Another Reason to Avoid Black-Owned Businesses

Portlanders have long complained that the city is too white, and that it badly needs more Diversity and vibrancy.

Over the past few months, Portland has enjoyed increased Diversity – and black people expressing their vibrancy by shooting people. You’d think that Portlanders would be happy about this; after all, it’s what they’ve been seeking all these years.

But it seems they’re not happy about it, and I can’t imagine why. A KATU/ABC headline reads:

Portlanders frustrated with leadership as city deals with weekend violence:

A shooting in one of Portland’s most prominent neighborhoods Saturday had people running for cover.

The shooting happened in the Pearl District, on Northwest 10th and Davis. Three people were shot. According to Portland police investigators, a verbal argument led to a physical fight between a group of people inside the restaurant. Officers said the people all knew each other.

It’s yet another incident in Portland that is leaving residents frustrated.

In paragraph 9, the article finally gets around to pointing out that:

The fight that preceded the shooting happened in Everybody Eats PDX, a Black-owned business. Black-owned businesses are rare in Portland’s Pearl District.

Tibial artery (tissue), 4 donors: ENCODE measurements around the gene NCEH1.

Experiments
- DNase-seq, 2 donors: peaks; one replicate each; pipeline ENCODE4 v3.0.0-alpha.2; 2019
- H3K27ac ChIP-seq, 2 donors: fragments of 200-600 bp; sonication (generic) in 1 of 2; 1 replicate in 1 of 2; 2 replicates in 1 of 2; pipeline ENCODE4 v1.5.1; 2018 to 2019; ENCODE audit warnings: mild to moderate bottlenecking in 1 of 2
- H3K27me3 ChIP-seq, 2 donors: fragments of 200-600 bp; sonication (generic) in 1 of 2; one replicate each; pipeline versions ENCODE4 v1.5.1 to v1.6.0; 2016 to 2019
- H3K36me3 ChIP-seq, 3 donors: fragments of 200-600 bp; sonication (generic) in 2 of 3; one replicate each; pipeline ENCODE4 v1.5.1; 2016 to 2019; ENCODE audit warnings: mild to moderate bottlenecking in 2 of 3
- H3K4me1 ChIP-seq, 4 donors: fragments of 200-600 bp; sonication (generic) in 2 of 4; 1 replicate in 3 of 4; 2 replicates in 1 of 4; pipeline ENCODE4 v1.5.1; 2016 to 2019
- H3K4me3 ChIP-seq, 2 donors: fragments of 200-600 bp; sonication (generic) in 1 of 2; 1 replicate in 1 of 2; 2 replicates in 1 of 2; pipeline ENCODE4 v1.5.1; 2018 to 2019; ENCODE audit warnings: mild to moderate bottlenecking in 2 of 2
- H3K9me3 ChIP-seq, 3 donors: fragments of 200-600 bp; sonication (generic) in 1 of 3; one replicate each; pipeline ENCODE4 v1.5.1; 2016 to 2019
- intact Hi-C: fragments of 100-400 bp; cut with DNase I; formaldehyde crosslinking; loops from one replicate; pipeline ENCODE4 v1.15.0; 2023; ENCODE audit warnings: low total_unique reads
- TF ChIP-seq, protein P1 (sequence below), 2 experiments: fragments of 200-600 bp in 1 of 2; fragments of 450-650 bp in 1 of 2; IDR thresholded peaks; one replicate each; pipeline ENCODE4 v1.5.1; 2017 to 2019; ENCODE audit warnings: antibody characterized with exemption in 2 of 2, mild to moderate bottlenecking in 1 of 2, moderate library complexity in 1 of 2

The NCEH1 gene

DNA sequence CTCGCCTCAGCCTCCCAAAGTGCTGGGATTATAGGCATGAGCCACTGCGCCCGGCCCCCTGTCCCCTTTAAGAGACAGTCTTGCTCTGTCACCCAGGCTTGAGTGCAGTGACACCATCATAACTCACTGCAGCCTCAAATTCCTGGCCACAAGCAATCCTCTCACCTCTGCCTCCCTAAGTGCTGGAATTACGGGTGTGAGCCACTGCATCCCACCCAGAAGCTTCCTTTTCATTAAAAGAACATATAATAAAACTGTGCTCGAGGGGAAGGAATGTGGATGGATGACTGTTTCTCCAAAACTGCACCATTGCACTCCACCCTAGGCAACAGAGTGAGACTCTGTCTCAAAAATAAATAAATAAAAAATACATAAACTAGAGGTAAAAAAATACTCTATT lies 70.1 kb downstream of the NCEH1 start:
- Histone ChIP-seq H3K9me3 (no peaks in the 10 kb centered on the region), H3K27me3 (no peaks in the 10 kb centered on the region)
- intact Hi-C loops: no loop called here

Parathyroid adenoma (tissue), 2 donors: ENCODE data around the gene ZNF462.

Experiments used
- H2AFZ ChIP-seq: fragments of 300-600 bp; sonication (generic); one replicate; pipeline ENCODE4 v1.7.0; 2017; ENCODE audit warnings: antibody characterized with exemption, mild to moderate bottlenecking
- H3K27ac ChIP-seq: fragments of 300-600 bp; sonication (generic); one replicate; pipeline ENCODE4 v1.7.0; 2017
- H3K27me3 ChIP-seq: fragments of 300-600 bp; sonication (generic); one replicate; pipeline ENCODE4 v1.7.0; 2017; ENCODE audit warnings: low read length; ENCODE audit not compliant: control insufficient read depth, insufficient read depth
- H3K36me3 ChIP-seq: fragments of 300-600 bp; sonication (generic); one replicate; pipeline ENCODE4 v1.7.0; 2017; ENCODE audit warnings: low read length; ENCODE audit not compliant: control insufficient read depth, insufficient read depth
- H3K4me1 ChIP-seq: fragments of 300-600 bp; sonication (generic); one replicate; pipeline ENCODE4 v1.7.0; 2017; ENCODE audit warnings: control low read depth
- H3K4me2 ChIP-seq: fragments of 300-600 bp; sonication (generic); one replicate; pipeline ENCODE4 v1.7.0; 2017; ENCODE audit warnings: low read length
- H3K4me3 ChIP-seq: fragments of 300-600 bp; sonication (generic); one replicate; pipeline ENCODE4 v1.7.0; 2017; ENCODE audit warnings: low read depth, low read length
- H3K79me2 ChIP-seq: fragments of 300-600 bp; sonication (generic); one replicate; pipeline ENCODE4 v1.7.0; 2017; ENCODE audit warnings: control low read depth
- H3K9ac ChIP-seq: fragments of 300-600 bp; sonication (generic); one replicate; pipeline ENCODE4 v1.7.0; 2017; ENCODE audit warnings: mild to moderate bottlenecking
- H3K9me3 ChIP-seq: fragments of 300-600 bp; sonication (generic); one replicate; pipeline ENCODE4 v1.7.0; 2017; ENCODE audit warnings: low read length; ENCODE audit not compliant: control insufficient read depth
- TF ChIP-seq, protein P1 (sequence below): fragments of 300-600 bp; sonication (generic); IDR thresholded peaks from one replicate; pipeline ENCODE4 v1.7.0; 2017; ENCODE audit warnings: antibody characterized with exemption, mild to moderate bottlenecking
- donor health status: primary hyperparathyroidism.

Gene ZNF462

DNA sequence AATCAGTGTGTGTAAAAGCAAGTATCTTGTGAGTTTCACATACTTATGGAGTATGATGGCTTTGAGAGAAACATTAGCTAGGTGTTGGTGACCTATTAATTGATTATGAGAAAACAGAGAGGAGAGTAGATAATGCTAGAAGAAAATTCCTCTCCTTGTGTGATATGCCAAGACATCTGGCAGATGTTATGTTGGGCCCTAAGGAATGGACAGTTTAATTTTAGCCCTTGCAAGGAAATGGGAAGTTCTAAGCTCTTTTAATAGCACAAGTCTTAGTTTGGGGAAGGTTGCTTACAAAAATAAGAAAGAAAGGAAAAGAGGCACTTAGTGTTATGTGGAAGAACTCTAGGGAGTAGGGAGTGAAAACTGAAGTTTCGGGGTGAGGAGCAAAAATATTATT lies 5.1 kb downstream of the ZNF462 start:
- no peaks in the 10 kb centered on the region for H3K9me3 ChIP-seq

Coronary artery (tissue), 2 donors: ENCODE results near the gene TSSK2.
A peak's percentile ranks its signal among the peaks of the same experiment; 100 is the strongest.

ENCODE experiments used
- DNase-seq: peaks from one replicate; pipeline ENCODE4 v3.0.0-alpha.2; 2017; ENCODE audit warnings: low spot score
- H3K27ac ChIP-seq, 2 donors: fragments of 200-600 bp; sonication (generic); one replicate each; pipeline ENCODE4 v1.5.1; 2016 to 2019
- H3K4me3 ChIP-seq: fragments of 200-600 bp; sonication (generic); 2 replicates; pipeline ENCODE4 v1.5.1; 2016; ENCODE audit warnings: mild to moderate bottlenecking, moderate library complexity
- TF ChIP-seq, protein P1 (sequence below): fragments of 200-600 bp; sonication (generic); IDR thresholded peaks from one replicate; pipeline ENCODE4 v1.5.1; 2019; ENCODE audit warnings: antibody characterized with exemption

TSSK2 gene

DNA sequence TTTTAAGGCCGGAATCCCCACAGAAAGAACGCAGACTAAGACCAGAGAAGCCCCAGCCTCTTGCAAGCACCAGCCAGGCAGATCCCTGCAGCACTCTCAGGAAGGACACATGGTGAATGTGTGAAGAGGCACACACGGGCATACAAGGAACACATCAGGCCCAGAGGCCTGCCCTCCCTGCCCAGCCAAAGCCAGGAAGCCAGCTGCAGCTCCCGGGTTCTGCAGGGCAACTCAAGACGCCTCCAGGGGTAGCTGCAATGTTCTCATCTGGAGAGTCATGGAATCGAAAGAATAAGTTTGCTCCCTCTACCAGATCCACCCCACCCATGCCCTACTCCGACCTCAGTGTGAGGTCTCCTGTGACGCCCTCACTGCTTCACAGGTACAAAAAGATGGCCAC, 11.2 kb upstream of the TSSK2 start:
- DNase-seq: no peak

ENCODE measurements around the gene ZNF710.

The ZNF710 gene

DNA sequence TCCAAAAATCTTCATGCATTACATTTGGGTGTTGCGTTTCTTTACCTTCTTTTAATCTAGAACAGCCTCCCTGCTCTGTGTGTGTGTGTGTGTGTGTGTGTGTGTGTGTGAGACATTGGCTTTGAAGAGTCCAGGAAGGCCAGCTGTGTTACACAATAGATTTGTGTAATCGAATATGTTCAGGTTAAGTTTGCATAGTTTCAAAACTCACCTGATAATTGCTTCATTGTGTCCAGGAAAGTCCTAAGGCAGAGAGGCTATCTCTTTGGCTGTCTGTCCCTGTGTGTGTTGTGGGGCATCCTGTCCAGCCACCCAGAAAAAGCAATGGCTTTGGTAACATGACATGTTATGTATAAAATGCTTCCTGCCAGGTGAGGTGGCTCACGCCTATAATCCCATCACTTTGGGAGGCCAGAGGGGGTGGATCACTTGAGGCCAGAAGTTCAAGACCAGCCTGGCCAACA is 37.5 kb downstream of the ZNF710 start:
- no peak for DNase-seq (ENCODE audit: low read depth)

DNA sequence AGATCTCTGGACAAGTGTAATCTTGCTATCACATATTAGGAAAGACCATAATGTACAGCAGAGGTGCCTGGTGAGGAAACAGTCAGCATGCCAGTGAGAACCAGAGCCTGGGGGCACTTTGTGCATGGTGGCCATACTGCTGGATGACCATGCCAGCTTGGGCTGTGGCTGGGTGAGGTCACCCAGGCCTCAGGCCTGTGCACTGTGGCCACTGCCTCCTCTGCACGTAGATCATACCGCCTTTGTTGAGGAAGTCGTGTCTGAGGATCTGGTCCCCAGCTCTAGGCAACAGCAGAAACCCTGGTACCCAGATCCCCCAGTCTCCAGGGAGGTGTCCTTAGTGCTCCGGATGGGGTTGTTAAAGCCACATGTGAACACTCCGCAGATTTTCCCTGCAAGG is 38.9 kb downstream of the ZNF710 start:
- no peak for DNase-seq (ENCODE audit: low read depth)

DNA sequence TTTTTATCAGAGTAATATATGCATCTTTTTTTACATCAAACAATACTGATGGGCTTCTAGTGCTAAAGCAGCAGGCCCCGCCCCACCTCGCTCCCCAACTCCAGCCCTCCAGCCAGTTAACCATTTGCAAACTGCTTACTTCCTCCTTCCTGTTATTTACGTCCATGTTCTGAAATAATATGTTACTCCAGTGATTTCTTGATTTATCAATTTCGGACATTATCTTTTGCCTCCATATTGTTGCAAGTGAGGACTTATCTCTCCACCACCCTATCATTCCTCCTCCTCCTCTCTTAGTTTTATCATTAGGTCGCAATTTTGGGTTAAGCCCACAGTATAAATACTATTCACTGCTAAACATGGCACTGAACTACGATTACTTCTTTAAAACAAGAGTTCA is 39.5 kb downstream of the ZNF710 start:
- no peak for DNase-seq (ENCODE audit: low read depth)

According to the restaurant’s website, Everybody Eats PDX’s mission extends far beyond food:

“Our mission goes beyond our food. We’re here to make sure everybody eats, after all. At Everybody Eats, we believe in giving back to our community, whether it’s partnering with Don’t Shoot PDX to feed Black Lives Matters supporters, feeding families in need at Thanksgiving, or fostering relationships between the Black community and police officers through food.”

“I just hope this situation doesn’t create, like, a stigma with Black-owned businesses around here,” Emma Macon, who was born and raised in Portland, said.

She goes on to say:

Andre and Macon both say it’s restaurants like Everybody Eats PDX that Portland is missing. Andre and Macon are both young, Black women in their early 20s. They see food as a way to bring communities together.

Even though they’ve lived in Portland their whole lives, there are many instances where they feel unwelcome. They say there are several parts of the city, including the gentrified area they grew up, where people stare.

“They’ll make you feel like you don’t belong here,” Andre said.

It’s odd that these women complain about being stared at. Perhaps they’re attractive, and that’s why people look. People might also stare because they’re afraid more blacks will show up and start shooting – just as happened at Everybody Eats.

It’s true that “everybody eats,” but when it comes to shooting people, blacks do it more than anybody else, at least in the US.

Support white-owned businesses!

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2 Responses to Another Reason to Avoid Black-Owned Businesses

  1. Lon Spector says:

    Everyone dies as well too. But some would prefer a bit of choice over when
    it happens.

  2. The Friendly Grizzly says:

    All the Prius-Pansies in the Portland metro area are getting exactly what they SAID they wanted.

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